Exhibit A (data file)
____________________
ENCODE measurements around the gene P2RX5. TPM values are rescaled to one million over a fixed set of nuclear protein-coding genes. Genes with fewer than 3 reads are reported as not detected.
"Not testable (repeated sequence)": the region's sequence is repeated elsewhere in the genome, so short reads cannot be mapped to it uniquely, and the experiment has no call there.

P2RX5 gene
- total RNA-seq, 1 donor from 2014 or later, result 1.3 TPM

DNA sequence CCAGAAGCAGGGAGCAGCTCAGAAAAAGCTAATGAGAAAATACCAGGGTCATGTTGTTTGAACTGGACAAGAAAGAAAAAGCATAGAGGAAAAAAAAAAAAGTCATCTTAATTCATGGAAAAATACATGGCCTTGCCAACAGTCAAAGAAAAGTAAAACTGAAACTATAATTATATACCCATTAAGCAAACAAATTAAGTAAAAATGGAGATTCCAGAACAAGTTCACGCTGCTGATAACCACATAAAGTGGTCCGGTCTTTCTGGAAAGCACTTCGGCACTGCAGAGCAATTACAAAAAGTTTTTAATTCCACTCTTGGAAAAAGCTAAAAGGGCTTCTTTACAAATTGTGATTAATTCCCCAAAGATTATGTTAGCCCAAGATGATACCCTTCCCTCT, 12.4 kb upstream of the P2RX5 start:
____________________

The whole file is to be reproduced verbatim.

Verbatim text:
ENCODE measurements around the gene P2RX5. TPM values are rescaled to one million over a fixed set of nuclear protein-coding genes. Genes with fewer than 3 reads are reported as not detected.
"Not testable (repeated sequence)": the region's sequence is repeated elsewhere in the genome, so short reads cannot be mapped to it uniquely, and the experiment has no call there.

P2RX5 gene
- total RNA-seq, 1 donor from 2014 or later, result 1.3 TPM

DNA sequence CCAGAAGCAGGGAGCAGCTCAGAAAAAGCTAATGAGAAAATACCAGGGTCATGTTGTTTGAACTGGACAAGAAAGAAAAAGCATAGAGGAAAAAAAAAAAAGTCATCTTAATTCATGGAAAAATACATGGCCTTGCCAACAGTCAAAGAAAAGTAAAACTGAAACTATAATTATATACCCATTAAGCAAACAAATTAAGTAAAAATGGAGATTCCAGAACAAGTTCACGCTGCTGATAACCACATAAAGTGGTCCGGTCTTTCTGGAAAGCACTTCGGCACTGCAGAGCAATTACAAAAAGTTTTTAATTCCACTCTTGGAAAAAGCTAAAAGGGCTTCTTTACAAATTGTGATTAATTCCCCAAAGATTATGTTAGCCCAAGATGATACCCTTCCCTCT, 12.4 kb upstream of the P2RX5 start: